In this blog, we will unbox qCT-Lung – our latest AI powered product that analyses Chest CT scans for lung cancer. At Qure.ai, we have always taken a holistic approach towards building solutions for lung health. qXR provides automated interpretation of chest X-rays and is complemented by qTrack, a disease & care pathway management platform with AI at its core. qCT-Lung augments our lung health suite with the ability to detect lung nodules & emphysema on chest CTs and analyze their malignancy. It can quantify & track nodules over subsequent scans. qCT-Lung is a CE certified product.
qCT-Lung: Catching lung cancer early
Medical Imaging has seen the biggest healthcare advancements in artificial intelligence (AI) and lung health has been at the forefront of these improvements. Lung health has also been a key domain of our product portfolio. We’ve built AI algorithms like qXR, which provides automated interpretation of chest X-rays. We augmented its capabilities with qTrack – our AI powered disease management platform, which solves for active case finding & tracking patients in care pathways. These applications have empowered healthcare practitioners at all stages of the patient journey in TB, Covid-19 & lung cancer screenings.
We’re adding a new member to our lung health suite: qCT-Lung. Its AI-powered algorithms can interpret chest CTs for findings like lung nodules & emphysema, and analyze their malignancy. It empowers clinicians to detect lung cancer in both screening programs as well as opportunistic screening settings.
qXR & qCT-Lung’s abilities to support clinicians with detection of lung cancer on chest X-rays & CTs complement qTrack’s disease management & patient tracking capability. Together, they round up our lung health portfolio to make it a comprehensive, powerful & unique offering.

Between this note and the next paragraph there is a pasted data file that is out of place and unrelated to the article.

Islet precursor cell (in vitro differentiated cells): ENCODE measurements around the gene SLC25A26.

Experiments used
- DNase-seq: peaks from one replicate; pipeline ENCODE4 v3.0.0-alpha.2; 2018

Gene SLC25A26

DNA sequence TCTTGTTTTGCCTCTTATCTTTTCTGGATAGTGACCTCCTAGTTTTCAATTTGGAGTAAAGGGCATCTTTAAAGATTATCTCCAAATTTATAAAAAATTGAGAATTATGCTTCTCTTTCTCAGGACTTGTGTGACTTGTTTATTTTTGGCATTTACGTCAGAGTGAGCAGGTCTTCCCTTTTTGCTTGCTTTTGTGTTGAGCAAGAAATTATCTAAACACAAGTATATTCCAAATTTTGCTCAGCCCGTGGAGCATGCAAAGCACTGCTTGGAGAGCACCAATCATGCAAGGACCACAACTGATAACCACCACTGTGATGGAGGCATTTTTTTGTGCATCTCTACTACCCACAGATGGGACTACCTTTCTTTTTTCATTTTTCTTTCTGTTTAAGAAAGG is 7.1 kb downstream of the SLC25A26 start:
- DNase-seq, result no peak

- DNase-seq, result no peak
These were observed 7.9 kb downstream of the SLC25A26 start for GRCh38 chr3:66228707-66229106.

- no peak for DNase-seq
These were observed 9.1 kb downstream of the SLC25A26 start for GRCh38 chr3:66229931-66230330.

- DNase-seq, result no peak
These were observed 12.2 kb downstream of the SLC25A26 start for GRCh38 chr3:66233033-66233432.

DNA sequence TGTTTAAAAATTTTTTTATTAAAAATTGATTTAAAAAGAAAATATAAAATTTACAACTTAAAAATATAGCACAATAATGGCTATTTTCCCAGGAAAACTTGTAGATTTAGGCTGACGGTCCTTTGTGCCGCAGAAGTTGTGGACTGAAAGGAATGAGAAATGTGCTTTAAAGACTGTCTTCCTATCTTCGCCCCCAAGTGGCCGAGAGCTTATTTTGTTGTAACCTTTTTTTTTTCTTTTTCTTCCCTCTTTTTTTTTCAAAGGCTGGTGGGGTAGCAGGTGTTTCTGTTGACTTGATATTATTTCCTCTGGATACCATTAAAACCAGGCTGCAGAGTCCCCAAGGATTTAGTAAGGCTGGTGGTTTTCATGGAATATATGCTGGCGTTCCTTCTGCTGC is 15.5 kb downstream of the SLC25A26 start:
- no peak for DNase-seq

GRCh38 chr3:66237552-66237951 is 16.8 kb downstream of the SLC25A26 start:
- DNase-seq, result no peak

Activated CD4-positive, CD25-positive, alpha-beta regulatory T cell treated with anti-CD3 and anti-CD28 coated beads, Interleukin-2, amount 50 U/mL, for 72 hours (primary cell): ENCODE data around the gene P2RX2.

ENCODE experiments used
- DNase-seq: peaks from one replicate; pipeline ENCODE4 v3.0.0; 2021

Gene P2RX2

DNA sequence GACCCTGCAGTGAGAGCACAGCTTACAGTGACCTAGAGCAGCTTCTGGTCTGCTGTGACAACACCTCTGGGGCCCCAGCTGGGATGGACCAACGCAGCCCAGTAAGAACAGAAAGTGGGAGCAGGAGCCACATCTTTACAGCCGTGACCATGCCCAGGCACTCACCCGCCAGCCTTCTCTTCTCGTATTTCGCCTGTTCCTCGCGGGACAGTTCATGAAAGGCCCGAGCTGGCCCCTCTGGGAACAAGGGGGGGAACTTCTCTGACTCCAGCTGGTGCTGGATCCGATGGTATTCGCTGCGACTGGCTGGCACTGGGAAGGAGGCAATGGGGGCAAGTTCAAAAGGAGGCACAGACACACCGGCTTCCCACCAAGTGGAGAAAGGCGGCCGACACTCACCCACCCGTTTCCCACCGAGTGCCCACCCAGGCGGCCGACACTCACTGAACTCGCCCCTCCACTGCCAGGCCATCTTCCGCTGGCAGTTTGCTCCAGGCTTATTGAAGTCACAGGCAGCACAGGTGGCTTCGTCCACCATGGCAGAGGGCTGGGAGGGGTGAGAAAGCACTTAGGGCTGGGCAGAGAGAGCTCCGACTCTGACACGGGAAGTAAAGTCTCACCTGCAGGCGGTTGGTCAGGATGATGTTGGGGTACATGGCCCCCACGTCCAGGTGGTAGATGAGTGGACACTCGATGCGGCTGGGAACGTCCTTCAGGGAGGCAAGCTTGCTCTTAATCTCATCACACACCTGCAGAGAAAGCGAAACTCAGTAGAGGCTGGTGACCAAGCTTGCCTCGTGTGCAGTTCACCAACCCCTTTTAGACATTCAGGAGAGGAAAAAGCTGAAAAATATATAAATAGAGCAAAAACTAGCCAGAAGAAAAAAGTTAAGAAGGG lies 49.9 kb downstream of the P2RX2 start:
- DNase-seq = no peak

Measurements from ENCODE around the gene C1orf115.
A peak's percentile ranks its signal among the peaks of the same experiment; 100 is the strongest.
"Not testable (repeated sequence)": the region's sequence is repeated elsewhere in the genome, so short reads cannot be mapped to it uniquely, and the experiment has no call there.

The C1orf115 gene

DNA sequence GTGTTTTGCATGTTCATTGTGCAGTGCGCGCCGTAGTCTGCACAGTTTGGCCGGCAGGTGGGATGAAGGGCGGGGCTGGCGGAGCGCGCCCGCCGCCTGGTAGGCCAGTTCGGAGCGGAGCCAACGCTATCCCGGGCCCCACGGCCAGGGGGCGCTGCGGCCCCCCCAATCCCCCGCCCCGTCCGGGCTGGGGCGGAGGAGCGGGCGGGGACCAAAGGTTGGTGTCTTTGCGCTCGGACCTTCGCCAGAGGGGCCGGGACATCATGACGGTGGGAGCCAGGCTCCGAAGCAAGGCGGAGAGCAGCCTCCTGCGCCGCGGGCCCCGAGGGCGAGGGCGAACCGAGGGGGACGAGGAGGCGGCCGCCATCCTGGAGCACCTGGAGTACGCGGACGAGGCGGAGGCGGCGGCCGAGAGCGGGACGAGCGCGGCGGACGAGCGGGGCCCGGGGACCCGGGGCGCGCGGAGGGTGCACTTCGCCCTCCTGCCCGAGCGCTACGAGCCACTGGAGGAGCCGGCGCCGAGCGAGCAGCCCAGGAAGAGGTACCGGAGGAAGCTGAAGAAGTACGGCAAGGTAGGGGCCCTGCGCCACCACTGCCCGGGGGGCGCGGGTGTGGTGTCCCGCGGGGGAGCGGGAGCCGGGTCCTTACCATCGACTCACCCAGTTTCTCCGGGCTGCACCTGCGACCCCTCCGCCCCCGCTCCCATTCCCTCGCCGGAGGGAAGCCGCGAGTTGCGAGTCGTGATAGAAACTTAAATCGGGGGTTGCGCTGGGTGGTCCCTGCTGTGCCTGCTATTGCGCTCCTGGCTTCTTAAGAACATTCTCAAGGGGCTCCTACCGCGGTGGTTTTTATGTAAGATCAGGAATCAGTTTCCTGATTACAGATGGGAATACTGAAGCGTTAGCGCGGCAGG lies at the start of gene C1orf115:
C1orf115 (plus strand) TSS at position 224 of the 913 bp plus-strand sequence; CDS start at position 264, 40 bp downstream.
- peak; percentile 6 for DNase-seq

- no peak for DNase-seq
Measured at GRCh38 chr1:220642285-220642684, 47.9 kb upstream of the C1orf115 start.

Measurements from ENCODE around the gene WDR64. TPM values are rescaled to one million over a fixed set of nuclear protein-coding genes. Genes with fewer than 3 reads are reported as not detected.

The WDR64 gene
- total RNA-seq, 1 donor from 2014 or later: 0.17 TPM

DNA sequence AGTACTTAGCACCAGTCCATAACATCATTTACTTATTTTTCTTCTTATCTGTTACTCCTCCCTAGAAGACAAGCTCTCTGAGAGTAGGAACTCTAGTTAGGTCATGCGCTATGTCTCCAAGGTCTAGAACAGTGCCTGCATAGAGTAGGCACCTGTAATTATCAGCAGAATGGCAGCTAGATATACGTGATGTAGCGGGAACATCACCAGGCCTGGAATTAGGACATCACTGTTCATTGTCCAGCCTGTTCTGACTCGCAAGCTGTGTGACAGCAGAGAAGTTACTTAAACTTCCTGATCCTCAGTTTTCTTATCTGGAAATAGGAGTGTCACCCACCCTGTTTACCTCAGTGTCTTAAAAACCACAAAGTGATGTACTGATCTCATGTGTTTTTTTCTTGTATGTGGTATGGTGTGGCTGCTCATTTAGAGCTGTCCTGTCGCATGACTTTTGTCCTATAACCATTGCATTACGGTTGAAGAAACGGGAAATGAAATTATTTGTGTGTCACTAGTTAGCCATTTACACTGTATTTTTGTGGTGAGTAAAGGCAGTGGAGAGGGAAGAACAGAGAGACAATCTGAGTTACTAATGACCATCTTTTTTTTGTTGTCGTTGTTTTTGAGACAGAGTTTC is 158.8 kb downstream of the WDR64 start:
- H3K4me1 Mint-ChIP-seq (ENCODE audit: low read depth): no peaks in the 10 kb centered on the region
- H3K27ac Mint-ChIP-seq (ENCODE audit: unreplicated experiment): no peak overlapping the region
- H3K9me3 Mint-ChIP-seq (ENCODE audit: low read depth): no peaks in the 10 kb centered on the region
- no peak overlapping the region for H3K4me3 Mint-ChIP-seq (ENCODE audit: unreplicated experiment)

Lung Cancer – The most fatal cancer
Lung cancer is the second most common cancer in both men & women. 2.2 million people were diagnosed with lung cancer worldwide in 2020 [1
]. With 1.74 million deaths in 2020, lung cancer is also the leading cause of cancer related deaths (18.4%) resulting in more deaths than the second and third deadliest cancers combined (colorectal – 9.2% & stomach – 8.2%).
Future projections don’t look good either. Lung cancer incidents are projected to rise by 38% and the mortality is projected to rise by 39% by 2030 [2
There are two main types of lung cancer:
- Non-small cell lung cancer (NSCLC): NSCLC comprises of 80-85% of all lung cancer cases. Their major subtypes are adenocarcinoma, squamous cell carcinoma, and large cell carcinoma. They are grouped together because of shared similarity in treatment & prognoses.
- Small cell lung cancer (SCLC): SCLC tends to grow and spread faster than NSCLC. 10-15% of all lung cancers are SCLC.
There are also cancers that start in other organs (like breast) and spread to lung, but they don’t come under the vicinity of lung cancer.
Early detection & outcomes
The 5-year survival is a measure of what percent of people live at least 5 years after the cancer is found. The 5-year survival rates for both NSCLC & SCLC look as follows [4
Lung Cancer Survival rates
The data shows that lung cancer mortality can be reduced significantly if detected & treated early.
Data from England shows that the chances of surviving for at least a year decrease from 90% to 20% for the earliest to most advanced stage of lung cancer [5